Mouse Models of Heterologous Flavivirus Immunity: A Role for Cross-Reactive T Cells
- Department of Molecular Microbiology and Immunology, Saint Louis University, St. Louis, MO, United States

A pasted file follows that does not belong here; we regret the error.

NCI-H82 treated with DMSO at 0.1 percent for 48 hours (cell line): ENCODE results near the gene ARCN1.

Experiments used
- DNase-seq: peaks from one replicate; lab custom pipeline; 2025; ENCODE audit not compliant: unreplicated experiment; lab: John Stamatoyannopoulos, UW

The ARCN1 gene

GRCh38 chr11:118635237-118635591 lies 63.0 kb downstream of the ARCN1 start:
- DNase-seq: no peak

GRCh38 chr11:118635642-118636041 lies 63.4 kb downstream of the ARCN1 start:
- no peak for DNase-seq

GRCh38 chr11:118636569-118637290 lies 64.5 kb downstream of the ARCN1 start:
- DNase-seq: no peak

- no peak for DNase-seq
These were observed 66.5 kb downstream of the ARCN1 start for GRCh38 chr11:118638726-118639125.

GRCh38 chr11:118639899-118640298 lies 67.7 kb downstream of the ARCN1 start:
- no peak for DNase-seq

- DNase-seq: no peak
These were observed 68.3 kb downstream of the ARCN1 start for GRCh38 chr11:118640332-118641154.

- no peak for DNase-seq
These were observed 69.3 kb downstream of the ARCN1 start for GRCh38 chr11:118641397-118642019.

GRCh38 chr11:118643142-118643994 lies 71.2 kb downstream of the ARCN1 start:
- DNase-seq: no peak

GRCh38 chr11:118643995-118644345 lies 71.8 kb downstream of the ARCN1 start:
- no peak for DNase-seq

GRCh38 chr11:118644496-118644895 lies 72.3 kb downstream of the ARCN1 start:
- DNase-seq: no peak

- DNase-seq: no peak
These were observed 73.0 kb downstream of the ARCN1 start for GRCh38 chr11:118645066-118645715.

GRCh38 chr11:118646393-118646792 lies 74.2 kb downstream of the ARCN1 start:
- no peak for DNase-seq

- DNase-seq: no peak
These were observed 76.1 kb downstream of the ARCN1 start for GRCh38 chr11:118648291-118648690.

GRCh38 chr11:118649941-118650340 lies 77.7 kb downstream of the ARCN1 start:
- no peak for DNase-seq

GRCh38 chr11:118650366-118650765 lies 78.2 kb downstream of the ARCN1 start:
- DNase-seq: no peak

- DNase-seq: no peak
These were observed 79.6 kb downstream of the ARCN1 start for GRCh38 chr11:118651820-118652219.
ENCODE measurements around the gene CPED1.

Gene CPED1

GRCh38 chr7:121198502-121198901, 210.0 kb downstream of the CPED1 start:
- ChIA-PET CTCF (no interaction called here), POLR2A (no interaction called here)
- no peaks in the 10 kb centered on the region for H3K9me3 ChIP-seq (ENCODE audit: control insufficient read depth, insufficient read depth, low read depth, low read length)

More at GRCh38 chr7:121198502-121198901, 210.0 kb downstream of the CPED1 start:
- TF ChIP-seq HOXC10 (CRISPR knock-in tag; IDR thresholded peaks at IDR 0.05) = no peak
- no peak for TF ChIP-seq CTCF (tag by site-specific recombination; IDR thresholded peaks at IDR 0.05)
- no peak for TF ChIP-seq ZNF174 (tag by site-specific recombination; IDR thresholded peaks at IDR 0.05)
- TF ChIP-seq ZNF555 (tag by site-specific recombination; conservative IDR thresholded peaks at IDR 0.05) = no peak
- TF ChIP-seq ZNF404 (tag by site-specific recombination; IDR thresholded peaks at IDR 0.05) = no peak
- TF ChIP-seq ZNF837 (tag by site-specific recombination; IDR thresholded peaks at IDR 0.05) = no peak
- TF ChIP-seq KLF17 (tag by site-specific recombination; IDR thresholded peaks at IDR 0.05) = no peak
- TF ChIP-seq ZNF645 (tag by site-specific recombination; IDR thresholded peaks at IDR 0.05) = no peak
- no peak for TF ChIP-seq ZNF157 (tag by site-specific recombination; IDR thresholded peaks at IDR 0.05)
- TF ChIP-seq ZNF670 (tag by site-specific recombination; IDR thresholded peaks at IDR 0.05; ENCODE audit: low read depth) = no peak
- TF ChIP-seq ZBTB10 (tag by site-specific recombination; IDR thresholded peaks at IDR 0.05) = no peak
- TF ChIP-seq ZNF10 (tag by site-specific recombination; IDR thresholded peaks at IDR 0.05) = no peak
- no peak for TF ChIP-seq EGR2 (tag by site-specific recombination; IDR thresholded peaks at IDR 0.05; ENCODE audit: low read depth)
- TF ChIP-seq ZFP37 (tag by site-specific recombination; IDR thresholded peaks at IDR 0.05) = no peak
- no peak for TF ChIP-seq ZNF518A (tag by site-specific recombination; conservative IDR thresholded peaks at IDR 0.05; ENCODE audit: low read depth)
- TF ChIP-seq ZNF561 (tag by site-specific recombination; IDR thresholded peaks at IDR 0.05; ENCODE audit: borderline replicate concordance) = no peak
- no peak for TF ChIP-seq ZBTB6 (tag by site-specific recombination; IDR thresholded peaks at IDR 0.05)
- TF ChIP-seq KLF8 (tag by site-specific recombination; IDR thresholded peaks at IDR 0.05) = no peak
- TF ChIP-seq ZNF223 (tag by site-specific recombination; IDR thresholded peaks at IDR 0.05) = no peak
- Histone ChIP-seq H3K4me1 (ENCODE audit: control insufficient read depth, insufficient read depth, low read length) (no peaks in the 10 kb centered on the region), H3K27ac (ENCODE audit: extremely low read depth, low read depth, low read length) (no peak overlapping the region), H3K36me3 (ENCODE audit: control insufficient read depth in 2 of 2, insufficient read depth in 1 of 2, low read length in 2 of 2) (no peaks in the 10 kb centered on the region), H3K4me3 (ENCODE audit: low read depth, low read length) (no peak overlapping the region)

Most of the world is at risk of being infected with a flavivirus such as dengue virus, West Nile virus, yellow fever virus, Japanese encephalitis virus, tick-borne encephalitis virus, and Zika virus, significantly impacting millions of lives. Importantly, many of these genetically similar viruses co-circulate within the same geographic regions, making it likely for individuals living in areas of high flavivirus endemicity to be infected with multiple flaviviruses during their lifetime. Following a flavivirus infection, a robust virus-specific T cell response is generated and the memory recall of this response has been demonstrated to provide long-lasting immunity, protecting against reinfection with the same pathogen. However, multiple studies have shown that this flavivirus specific T cell response can be cross-reactive and active during heterologous flavivirus infection, leading to the question: How does immunity to one flavivirus shape immunity to the next, and how does this impact disease? It has been proposed that in some cases unfavorable disease outcomes may be caused by lower avidity cross-reactive memory T cells generated during a primary flavivirus infection that preferentially expand during a secondary heterologous infection and function sub optimally against the new pathogen. While in other cases, these cross-reactive cells still have the potential to facilitate cross-protection. In this review, we focus on cross-reactive T cell responses to flaviviruses and the concepts and consequences of T cell cross-reactivity, with particular emphasis linking data generated using murine models to our new understanding of disease outcomes following heterologous flavivirus infection.